Desiree Bell is still recovering from the damage Tropical Storm Isabel did to her Annapolis marina. She distinctly remembers the sloshing sound of the 3-foot-deep water lapping against the walls of her office in September, and watching the boats sway in the wind while tied to pilings no longer visible.
Even with flood insurance, Bell expects to pay about $2 million for repairs at Mears Marina and two other marinas on the Eastern Shore. And in the wake of the damage, she might have to pay thousands more to the state.
Gov. Robert L. Ehrlich Jr. is seeking a $50-per-boat slip fee for commercial marinas over state waters -- whether the slip is rented or not -- for wetland and waterways preservation.
State officials say the fee could raise about $2 million each year, based on their estimate of about 1,200 commercial marinas with a total of 39,300 slips.
The fee would hit particularly hard in Anne Arundel County, which has 311 commercial marinas, representing 28,162 slips. The county has the highest number of registered vessels in the state by homeport and by residence, according to Heather Lynch, spokeswoman for the Department of Natural Resources.
The money would help fund the Maryland Department of the Environment's Wetlands and Waterways Program and provide money to hire new employees -- the group has reduced its staff by 40 percent since 1991, said Gary Setzer, the program's administrator.
An 'inequitable tax'
But some marina owners argue the slip fee is a tax that could hurt the finances of commercial marinas. Several owners plan to attend Thursday's House Environmental Matters Committee meeting, where the proposal will be discussed.
Carol Durr, co-owner of the Hammock Island Marina in Pasadena, said she would be forced to pass the fee on to boaters who rent her 64 slips. The fees would cost her $3,200 each year -- more than she charges her customers with the largest boats to rent a slip.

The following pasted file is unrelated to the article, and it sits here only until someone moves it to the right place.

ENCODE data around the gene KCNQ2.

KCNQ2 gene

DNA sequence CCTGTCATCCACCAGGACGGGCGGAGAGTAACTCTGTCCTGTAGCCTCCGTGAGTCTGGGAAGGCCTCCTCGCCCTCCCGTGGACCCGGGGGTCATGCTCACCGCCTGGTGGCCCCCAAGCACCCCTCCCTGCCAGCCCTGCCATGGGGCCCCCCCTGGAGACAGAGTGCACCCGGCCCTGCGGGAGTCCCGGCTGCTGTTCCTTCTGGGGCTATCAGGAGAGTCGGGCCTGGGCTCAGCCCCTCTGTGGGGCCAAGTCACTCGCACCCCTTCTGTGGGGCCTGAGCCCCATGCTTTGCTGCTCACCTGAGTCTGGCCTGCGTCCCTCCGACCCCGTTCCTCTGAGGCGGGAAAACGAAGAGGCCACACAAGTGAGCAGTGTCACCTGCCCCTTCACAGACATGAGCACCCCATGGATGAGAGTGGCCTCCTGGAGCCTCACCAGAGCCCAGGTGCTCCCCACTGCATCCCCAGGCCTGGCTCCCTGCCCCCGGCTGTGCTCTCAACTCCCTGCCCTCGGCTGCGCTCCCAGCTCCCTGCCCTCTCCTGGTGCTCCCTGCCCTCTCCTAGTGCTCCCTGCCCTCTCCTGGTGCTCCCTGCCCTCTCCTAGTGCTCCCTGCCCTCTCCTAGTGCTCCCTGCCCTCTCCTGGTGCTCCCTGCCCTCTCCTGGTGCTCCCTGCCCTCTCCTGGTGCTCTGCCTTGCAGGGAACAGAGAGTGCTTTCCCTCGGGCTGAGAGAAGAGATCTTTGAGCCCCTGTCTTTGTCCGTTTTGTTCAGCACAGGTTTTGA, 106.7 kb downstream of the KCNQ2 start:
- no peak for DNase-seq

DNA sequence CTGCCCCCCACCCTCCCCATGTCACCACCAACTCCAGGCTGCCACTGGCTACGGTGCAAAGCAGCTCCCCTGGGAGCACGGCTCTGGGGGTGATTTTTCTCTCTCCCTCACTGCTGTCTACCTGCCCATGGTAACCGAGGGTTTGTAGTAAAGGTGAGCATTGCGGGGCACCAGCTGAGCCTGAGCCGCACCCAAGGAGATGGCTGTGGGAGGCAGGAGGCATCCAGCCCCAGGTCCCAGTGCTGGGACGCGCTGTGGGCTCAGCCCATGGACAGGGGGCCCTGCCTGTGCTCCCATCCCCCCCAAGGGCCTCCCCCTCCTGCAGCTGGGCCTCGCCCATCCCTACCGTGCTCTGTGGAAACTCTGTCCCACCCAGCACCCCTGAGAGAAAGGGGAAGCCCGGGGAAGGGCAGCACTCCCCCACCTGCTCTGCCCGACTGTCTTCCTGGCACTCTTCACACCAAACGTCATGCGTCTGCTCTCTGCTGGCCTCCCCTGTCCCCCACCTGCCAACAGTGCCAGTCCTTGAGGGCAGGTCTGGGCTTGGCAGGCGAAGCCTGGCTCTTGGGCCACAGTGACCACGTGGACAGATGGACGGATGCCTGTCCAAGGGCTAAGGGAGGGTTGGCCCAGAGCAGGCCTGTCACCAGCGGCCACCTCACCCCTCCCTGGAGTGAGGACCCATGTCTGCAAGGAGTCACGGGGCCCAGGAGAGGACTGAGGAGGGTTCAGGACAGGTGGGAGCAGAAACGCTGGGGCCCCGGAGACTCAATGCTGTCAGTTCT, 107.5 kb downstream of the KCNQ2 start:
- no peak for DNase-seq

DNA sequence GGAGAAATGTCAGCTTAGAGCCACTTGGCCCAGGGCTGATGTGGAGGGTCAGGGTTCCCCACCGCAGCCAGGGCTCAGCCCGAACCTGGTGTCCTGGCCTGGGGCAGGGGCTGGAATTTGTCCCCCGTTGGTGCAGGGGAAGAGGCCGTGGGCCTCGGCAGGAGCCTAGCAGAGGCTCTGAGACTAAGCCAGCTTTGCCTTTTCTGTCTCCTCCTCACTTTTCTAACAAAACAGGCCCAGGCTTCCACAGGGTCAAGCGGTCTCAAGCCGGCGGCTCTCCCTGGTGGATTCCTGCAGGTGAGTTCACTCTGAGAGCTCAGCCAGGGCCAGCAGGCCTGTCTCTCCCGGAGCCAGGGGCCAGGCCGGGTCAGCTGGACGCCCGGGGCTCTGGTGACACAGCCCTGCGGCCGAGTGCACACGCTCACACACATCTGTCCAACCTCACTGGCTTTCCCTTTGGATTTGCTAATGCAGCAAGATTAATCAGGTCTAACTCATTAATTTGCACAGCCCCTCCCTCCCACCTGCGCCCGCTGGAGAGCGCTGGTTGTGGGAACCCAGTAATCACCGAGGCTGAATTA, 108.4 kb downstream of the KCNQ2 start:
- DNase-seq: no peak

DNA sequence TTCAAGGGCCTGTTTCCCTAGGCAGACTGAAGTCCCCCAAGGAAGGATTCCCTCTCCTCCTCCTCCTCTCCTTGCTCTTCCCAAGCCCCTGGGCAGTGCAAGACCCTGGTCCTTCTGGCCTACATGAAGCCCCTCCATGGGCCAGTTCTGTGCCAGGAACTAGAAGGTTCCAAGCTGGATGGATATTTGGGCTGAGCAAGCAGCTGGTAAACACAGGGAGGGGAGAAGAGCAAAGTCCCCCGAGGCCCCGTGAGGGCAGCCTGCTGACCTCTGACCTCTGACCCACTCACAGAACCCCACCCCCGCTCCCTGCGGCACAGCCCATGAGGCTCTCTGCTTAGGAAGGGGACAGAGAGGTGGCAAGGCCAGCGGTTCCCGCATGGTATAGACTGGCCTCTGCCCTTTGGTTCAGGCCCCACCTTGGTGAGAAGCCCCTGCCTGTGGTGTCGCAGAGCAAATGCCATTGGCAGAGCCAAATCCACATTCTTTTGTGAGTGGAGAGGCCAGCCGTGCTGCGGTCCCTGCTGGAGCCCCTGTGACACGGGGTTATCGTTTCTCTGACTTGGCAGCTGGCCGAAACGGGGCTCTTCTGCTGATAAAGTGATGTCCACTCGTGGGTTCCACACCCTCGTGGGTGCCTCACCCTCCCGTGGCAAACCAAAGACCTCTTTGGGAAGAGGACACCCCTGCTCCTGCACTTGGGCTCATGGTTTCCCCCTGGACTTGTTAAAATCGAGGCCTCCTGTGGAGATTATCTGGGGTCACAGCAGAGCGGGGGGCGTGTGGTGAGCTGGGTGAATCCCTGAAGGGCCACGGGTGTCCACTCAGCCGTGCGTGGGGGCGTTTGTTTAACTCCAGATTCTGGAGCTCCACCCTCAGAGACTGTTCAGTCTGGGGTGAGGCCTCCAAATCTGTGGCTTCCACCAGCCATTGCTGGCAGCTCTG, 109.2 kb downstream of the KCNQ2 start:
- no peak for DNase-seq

"We would not try and absorb the cost," said Durr, who plans to attend the committee meeting. "This is a very inequitable tax. This is not taxing the size of the boat or the value of the boat."
Setzer said it makes sense for marina owners to pay to use state-owned waters.
"You're talking about a marina that could be covering acres of state property, and it's property that's held in trust for all the citizens of Maryland," he said. "If you wanted to open a concessions stand at a state park, a certain amount of your profit would go to the state for allowing you to use their park, but on the marina side, there isn't the same type of payment back to the state."
But Susan Zellers, spokeswoman for the Marine Trades Association of Maryland, said marina owners could see a drop in revenue if boaters decide to dock their boats in places where there is no fee -- like their neighbor's dock or Virginia.
"A lot of boaters are going to make decisions as to whether they will want to keep their boats in marinas," she said. "If people can keep their boats at their neighbor's and not pay the fee, that could affect their capacity."
Nolan Redd, assistant manager for the Chesapeake Harbour Marina in Annapolis, said his 200-slip marina would pay $10,000 a year in fees. He said his marina already is below 90 percent capacity.
"Ten thousand dollars is a big price for us to pay," Redd said. "That'd be a good chunk of change."
This would not be the first time Anne Arundel County marinas faced drop-offs in business. The county first imposed a tax in 1971 that required boaters to pay 10 percent of the boat slip cost. By 1995, the tax had been reduced to 4 percent, and was repealed in 1997 after marina owners complained they were losing business to counties without a fee.
Marina owners also said the proposal disregards the personal dock owners who house friends' and neighbors' boats for free or reduced prices.
"Residential slips are charging their friends fees to house their boats and they aren't subject to any of the environmental regulations, but they certainly won't be paying the fee," said Robin Brashears, owner of Ventnor Marine Service Inc. in Pasadena. "We have to pay so many other fees, that doesn't hold water."
Zellers said 19 percent of the 206,000 registered boaters in Maryland dock their boats at commercial marinas. The rest are stored on trailers, community slips or private property, she said.
Setzer said that it would be impractical to levy a fee on residential dock owners.
"Obviously it would be an enforcement nightmare to police individuals who let friends use slips for free," he said. "It's a legitimate complaint, but I don't think it's one that we'll be able to address."
Regardless of which boaters are targeted, the boating industry is not solely responsible for wetlands degradation and should not bear the entire brunt of protecting it, said Rod Jabin, manager of the 18-acre Bert Jabin Yacht Yard in Annapolis.
"I think it's a very segmented way to go about raising funds for wetlands," he said. "This could cause a great rift between the governor and marina owners."